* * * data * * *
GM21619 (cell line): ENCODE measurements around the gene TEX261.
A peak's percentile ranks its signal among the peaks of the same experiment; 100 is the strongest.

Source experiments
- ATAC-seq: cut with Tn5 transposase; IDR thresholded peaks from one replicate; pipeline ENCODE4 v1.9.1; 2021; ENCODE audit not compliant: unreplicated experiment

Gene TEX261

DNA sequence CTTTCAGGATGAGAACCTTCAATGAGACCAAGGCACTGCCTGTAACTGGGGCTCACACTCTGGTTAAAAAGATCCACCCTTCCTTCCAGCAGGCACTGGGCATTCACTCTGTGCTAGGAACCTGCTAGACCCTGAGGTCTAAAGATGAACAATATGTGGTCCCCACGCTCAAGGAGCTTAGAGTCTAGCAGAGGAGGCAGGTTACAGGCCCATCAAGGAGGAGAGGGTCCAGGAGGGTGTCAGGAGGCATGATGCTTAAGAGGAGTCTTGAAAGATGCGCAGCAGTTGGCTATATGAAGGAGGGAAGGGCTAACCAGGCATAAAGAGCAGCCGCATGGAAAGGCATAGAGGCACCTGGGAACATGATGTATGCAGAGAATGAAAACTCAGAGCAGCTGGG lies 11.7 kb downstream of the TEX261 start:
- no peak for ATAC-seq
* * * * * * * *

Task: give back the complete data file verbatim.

GM21619 (cell line): ENCODE measurements around the gene TEX261.
A peak's percentile ranks its signal among the peaks of the same experiment; 100 is the strongest.

Source experiments
- ATAC-seq: cut with Tn5 transposase; IDR thresholded peaks from one replicate; pipeline ENCODE4 v1.9.1; 2021; ENCODE audit not compliant: unreplicated experiment

Gene TEX261

DNA sequence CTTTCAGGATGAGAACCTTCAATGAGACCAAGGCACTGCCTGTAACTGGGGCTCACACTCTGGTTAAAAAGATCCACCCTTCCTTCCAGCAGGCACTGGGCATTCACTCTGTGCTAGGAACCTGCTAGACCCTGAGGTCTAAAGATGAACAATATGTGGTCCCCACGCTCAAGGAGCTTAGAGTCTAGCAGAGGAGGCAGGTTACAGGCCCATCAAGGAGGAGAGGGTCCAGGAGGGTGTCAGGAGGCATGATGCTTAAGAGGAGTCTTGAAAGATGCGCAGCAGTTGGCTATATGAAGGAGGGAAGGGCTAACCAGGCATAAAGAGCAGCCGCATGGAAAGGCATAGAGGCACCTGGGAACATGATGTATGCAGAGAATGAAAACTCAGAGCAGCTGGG lies 11.7 kb downstream of the TEX261 start:
- no peak for ATAC-seq